Groningen | 8 October 2021, 14:00-18:00 | Academiegebouw, Rooms A3 and A8
[NB: The event is planned as hybrid, but will move online if necessary]
Registration will open September 8, 2021.
PLEASE NOTE: When registering, please indicate (under ‘Remarks’): 1) Which panels/sessions you would like to attend; 2) Whether you would like to attend the event onsite or online.
After skipping one year due to the Covid-19 pandemic, the OSL Research Day is back, and will take place in Groningen on 8 October 2021! The Research Day aims to celebrate and cultivate OSL’s sense of community, and hopes to stimulate more collaboration between literary scholars and existing research groups in the Netherlands. While literature is our primary focus, we explicitly encourage multidisciplinary research.
The programme features three panels organized by OSL research groups, as well as a final plenary session on world literature. Please find an overview below:
Panel 1 (research group: Theories from the South and the East in Literature and Culture)
Politics and Poetics of Feminist Strike in the Postsocialist/Postcolonial Encounter
The panel will be organized as a session within the seminar series of the research group, with onsite and online participation of group members and open to the public and potential new participants. It will start with a brief introduction of the group and a summary of its two earlier seminars on decoloniality and infrastructure. We then continue with a discussion on the topic of feminist strike, around which a workshop will be organized by members of the group in April 2022. The panel will outline the research focus and initial questions, followed by a presentation of three case studies, and will then open to discussion and input by other group members and the public. The main questions to be addressed are: What are the aims and benefits of bringing postsocialist and postcolonial feminisms into the same fold? What are the meanings and practices of ‘feminist strike’ in the contexts we study? How far can this notion stretch: does it apply to cases of uneventful activism or to feminist resistance in which questions of labour are not explicitly articulated?
Chair: Hanneke Stuit
Panelists: Senka Neuman-Stanivukovic, Judith Naeff, Kylie Thomas and Ksenia Robbe
Panel 2 (research group: Literature, Law and Society)
The panel is open to the public, and will feature both remote and in-person contributions by current research group members. In particular, the session is meant as a roundtable discussion of two recent publications in the field of Law and Humanities — namely A Theory of Law and Literature by Angela Condello and Tiziano Toracca (Brill, 2020) and Art as an Interface of Law and Justice: Affirmation, Disturbance, Disruption by Frans-Willem Korsten (Bloomsbury, 2021). Following a short welcome and introduction to the research group, the panel will consist of two short presentations by the respective authors (10 minutes each), followed by an open discussion. Selected excerpts from both publications will be shared in advance with registered participants.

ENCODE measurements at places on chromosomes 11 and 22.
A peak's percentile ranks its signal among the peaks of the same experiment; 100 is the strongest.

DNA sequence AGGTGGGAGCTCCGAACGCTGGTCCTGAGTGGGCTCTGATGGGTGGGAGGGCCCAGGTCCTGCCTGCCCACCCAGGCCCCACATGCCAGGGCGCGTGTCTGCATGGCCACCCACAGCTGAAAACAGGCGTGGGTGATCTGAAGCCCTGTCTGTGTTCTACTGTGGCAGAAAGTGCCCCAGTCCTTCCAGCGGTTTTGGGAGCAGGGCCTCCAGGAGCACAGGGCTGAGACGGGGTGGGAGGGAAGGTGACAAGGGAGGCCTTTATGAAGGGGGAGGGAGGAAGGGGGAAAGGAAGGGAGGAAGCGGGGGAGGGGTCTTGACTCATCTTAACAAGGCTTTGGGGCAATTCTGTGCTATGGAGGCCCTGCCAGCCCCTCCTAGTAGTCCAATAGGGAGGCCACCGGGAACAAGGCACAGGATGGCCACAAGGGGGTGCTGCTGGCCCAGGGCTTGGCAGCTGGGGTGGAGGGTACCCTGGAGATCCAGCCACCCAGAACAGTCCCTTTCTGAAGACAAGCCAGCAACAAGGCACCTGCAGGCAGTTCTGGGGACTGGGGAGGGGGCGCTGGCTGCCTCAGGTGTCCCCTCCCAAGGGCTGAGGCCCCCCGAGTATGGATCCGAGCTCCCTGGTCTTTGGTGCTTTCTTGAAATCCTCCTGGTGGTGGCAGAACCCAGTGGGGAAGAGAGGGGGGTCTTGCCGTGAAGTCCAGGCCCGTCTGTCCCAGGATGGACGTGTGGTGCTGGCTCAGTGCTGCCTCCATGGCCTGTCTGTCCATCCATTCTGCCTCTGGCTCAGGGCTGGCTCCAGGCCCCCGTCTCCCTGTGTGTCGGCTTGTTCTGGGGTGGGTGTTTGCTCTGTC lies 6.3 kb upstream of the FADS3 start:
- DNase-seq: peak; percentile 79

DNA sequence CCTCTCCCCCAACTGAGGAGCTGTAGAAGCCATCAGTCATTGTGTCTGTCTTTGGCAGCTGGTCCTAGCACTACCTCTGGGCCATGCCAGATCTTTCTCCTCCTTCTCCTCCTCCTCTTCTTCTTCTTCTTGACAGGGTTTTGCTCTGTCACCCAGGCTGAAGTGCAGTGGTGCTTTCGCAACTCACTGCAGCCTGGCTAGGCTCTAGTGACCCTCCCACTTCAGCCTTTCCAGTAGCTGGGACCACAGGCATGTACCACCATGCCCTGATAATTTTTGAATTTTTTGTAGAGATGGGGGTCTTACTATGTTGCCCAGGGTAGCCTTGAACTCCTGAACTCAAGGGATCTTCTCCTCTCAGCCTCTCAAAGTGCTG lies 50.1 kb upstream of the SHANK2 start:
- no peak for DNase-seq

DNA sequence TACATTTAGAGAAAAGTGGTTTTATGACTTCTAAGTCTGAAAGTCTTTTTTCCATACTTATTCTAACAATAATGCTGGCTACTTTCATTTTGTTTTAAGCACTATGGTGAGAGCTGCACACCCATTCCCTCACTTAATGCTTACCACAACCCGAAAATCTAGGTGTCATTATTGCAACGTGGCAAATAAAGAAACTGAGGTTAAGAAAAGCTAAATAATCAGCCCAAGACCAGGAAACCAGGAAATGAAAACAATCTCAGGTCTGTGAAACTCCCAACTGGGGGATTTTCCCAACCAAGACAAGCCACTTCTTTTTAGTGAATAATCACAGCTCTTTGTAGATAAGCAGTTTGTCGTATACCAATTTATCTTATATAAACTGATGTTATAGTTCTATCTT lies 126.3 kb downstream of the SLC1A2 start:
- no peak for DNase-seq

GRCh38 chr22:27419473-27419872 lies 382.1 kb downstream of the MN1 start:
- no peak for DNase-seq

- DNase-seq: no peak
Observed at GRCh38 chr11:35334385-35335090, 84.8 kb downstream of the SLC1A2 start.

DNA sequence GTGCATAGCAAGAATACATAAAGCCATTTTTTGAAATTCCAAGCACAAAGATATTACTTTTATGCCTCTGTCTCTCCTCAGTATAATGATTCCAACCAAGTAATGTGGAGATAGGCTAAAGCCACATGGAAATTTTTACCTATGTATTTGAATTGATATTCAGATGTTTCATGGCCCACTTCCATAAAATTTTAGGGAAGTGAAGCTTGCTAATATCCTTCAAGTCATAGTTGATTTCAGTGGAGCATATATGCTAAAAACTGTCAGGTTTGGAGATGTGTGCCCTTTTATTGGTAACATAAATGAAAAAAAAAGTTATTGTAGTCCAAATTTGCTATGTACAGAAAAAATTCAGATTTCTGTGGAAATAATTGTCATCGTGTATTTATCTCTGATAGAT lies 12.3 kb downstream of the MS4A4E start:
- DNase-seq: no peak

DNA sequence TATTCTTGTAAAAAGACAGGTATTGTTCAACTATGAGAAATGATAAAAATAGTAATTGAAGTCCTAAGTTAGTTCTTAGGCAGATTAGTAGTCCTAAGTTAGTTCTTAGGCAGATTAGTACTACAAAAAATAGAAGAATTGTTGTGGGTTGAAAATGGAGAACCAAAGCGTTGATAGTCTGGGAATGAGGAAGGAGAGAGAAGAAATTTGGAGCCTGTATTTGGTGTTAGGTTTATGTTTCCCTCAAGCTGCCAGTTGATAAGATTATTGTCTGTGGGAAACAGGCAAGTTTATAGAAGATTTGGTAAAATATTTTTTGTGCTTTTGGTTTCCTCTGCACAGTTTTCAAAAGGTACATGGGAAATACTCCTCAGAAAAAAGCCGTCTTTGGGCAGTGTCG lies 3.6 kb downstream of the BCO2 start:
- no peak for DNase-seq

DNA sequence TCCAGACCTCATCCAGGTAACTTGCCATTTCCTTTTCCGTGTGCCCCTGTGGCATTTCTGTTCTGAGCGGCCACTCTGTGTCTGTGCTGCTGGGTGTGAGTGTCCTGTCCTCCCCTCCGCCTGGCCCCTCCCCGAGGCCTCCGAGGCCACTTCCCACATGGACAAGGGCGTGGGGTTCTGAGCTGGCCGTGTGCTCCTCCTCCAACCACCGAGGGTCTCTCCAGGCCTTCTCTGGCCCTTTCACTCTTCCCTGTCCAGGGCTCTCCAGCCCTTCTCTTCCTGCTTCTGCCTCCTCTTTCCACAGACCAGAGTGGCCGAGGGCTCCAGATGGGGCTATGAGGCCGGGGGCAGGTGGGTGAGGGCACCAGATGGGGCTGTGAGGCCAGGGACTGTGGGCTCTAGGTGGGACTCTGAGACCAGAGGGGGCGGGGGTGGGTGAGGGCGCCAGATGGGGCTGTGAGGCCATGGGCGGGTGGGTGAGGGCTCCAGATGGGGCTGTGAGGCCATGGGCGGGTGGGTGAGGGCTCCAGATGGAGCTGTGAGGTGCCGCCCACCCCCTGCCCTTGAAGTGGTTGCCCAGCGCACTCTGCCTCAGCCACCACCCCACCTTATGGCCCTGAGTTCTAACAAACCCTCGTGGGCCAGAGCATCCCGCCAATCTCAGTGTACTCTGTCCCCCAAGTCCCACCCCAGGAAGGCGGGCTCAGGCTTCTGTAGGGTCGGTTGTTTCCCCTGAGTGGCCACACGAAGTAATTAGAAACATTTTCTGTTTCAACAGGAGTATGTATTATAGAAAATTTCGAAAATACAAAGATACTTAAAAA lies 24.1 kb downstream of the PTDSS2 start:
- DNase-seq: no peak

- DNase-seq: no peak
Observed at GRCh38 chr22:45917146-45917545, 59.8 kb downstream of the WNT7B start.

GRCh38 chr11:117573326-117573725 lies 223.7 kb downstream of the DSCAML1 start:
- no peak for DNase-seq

Panel organizers: Ted Laros (Open University) and Alberto Godioli (University of Groningen)
Panel 3 (research group: Crisis and Critique: Rethinking Europe and the Global South)
Perspectives on Futurity: Europe and the Global South
Following a hybrid format, the panel will involve online and onsite participation of members of the research group and is also open to the public and anyone interested in the panel and/or in joining the group. After a brief introduction of the group and a framing of the panel’s topic by the panel organizers, the first hour will be devoted to four short presentations, followed by discussion, by participants who will relate case studies from their research to visions on futurity from Europe and the Global South, and will unpack the implications of this notion in their respective fields (contemporary art history, anthropology, cultural studies, comics studies).
The presentations and discussion will be guided by the following questions: What does futurity mean in our respective disciplines and research? Which modes of ‘future thinking’ (e.g. futurology, prophecies, future scenarios in populism or conspiracy theories, utopianism etc.) are gaining popularity today and what are their political/ideological implications and valence? How can we link future imaginations with social justice, and particularly: How can Western epistemologies and epistemologies of the South feed into one another in thinking about alternative futures in relation to social justice?
Panel organizers: Maria Boletsi (Leiden University / University of Amsterdam) & Eva Fotiadi (St. Joost School of Art & Design, Avans University of Aplied Sciences, The Netherlands)
Speakers: Vasilis Alexiadis, Kristina Gedgaudaite, Eva Fotiadi and Dimitris Papanikolaou
Roundtable on World Literature
This final panel will focus on two upcoming, major contributions to the study of world literature(s), namely The Cambridge History of World Literature (Cambridge University Press; edited by Prof. Debjani Ganguly, University of Virginia) and Literature: A World History (Blackwell; edited by Prof. David Damrosch, Harvard University et al.). The session will start with three short talks by the two editors and by Professor Sandra Ponzanesi (Utrecht University), who is contributing to the former project. The talks will be followed by an open discussion chaired by Jesse van Amelsvoort (OSL PhD candidate, University of Groningen/Campus Fryslân).
Registration for the Research Day will open on September 8th, 2021. Please feel free to email us (firstname.lastname@example.org) if you have any questions.